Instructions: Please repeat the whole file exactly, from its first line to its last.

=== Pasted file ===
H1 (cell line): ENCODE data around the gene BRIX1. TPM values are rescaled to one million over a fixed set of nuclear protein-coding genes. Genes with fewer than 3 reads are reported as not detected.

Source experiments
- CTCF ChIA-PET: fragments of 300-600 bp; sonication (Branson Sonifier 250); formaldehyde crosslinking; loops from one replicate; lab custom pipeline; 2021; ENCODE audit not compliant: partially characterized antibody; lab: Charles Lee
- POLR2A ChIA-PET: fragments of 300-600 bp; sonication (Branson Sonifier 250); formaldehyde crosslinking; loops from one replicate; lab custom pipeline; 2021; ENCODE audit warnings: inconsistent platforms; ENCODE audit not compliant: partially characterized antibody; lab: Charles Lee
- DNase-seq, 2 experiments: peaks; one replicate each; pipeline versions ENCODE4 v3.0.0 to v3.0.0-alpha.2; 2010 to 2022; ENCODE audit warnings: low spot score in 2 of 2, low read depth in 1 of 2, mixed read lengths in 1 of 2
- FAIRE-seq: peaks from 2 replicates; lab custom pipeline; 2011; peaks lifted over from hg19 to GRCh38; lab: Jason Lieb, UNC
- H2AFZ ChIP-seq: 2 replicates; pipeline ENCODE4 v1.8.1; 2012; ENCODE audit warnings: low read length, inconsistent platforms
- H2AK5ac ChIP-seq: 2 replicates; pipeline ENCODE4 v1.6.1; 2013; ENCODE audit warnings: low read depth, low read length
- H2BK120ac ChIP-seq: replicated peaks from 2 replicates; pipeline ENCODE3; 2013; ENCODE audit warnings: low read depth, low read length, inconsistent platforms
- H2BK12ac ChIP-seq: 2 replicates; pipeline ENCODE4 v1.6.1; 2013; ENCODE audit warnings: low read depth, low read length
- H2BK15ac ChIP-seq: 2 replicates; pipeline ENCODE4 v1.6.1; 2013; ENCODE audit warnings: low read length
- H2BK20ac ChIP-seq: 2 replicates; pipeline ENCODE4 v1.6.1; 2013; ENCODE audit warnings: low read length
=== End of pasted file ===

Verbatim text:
H1 (cell line): ENCODE data around the gene BRIX1. TPM values are rescaled to one million over a fixed set of nuclear protein-coding genes. Genes with fewer than 3 reads are reported as not detected.

Source experiments
- CTCF ChIA-PET: fragments of 300-600 bp; sonication (Branson Sonifier 250); formaldehyde crosslinking; loops from one replicate; lab custom pipeline; 2021; ENCODE audit not compliant: partially characterized antibody; lab: Charles Lee
- POLR2A ChIA-PET: fragments of 300-600 bp; sonication (Branson Sonifier 250); formaldehyde crosslinking; loops from one replicate; lab custom pipeline; 2021; ENCODE audit warnings: inconsistent platforms; ENCODE audit not compliant: partially characterized antibody; lab: Charles Lee
- DNase-seq, 2 experiments: peaks; one replicate each; pipeline versions ENCODE4 v3.0.0 to v3.0.0-alpha.2; 2010 to 2022; ENCODE audit warnings: low spot score in 2 of 2, low read depth in 1 of 2, mixed read lengths in 1 of 2
- FAIRE-seq: peaks from 2 replicates; lab custom pipeline; 2011; peaks lifted over from hg19 to GRCh38; lab: Jason Lieb, UNC
- H2AFZ ChIP-seq: 2 replicates; pipeline ENCODE4 v1.8.1; 2012; ENCODE audit warnings: low read length, inconsistent platforms
- H2AK5ac ChIP-seq: 2 replicates; pipeline ENCODE4 v1.6.1; 2013; ENCODE audit warnings: low read depth, low read length
- H2BK120ac ChIP-seq: replicated peaks from 2 replicates; pipeline ENCODE3; 2013; ENCODE audit warnings: low read depth, low read length, inconsistent platforms
- H2BK12ac ChIP-seq: 2 replicates; pipeline ENCODE4 v1.6.1; 2013; ENCODE audit warnings: low read depth, low read length
- H2BK15ac ChIP-seq: 2 replicates; pipeline ENCODE4 v1.6.1; 2013; ENCODE audit warnings: low read length
- H2BK20ac ChIP-seq: 2 replicates; pipeline ENCODE4 v1.6.1; 2013; ENCODE audit warnings: low read length